Museum plans for life without Discovery World

    Last updated on May 13th, 2019 at 02:28 pm

    The Milwaukee Public Museum is interested in acquiring the 40,000 to 50,000 square feet of space occupied by Discovery World, according to Michael Stafford, president and chief executive officer of the museum.
    Discovery World owns the space it occupies, which is adjacent to the museum. However, Discovery World will be vacating that space when it moves to the Pier Wisconsin site in 2005. (See story on page 11.)
    The museum still must receive approval from its board of directors to acquire the Discovery World space, Stafford said. In addition, plans for using the space must be approved by the board.
    Museum officials are working on a concept for using much of the Discovery World space for an educational center. Museum staff could present educational programs in the center to school classes or other groups with the aid of specimens and other objects from the museum’s collections and multi-media presentations.
    "If we acquire the space, we would envision making it a center for museum programs for school groups, teachers and lifetime learners," Stafford said. "It would be an environment designed to help them learn in a way their school district can’t create."
    The Discovery World area also could provide more exhibit space and much-needed office space, Stafford said.
    The museum is landlocked and has few other options for expansion, Stafford said.
    Stafford said the museum, which also owns the IMAX theater, has worked well with Discovery World creating a synergy to attract more visitors.
    "We’ve enjoyed our partnership," Stafford said. "I’m a bit sad to see them go. But if they are going to move, the opportunity is there to acquire more space. Space is something we legitimately need. I think we’ve coveted that space for some time."
    The museum is one of the top five natural history museums in the United States in terms of attendance and budget, Stafford said. Last year, attendance was about 1.1 million. Additional space could enable the museum to attract more visitors, he said.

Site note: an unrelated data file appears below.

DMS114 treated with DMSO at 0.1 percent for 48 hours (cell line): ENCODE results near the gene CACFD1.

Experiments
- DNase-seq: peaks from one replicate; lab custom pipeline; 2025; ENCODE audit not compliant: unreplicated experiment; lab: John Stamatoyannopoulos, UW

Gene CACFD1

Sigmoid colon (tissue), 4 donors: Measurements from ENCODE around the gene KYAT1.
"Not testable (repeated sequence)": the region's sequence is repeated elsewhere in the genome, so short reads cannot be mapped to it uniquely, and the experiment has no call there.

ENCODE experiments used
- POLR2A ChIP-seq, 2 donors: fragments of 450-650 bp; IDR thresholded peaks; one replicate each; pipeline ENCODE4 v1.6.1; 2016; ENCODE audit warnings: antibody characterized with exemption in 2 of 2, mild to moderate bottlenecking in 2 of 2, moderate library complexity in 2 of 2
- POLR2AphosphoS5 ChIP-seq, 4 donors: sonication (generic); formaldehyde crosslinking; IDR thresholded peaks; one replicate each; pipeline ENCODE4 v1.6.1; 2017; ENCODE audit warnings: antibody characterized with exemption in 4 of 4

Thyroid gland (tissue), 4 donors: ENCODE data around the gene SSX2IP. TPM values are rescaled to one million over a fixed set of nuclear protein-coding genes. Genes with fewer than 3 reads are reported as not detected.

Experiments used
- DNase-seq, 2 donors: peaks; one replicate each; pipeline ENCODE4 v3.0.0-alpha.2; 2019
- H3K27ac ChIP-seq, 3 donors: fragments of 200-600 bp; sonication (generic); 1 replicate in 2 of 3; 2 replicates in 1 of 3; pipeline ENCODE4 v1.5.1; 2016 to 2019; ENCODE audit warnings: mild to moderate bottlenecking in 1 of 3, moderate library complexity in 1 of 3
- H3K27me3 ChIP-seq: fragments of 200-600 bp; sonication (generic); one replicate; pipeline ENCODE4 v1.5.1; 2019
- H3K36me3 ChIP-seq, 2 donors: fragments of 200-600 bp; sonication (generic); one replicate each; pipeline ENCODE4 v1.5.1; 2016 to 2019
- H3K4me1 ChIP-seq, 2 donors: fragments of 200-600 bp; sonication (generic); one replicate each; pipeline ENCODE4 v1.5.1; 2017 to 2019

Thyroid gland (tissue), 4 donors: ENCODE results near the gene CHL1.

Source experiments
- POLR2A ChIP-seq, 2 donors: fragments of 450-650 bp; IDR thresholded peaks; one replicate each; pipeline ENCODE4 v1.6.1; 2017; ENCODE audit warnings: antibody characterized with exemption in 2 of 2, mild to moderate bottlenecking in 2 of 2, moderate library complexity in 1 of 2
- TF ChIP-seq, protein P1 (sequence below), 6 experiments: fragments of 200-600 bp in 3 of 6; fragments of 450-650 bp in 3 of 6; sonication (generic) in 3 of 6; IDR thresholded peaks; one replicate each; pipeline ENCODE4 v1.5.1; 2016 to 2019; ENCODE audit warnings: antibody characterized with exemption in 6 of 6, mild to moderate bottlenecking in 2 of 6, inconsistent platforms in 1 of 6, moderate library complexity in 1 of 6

"The public museum has very big plans to become a player in the museum world," Stafford said. "We draw locally and somewhat regionally. I’d like to see us draw nationally."
    The Milwaukee Public Museum and other cultural institutions in the city, such as the Milwaukee Art Museum and Pier Wisconsin, should form an alliance and work together to attract visitors to the city, Stafford said.
    The former director of the Cranbrook Institute of Science near Detroit, Stafford says Milwaukee’s arts and cultural institutions are of similar quality to those in southeastern Michigan.
    "There’s no reason we can’t go head-to-head with Chicago as far as arts and culture," Stafford said. "There’s no reason we can’t go head-to-head with Minneapolis.
    "But we’re not going to do it as stand-alone institutions. If we’re really going to draw tourism to Milwaukee and Milwaukee County, we’ve really got to band together," Stafford said. "We’re just exploding with opportunities to draw cultural and arts tourism. Per capita, we have some of the highest-quality cultural and arts institutions in the Midwest."
    April 16, 2004, Small Business Times, Milwaukee, WI

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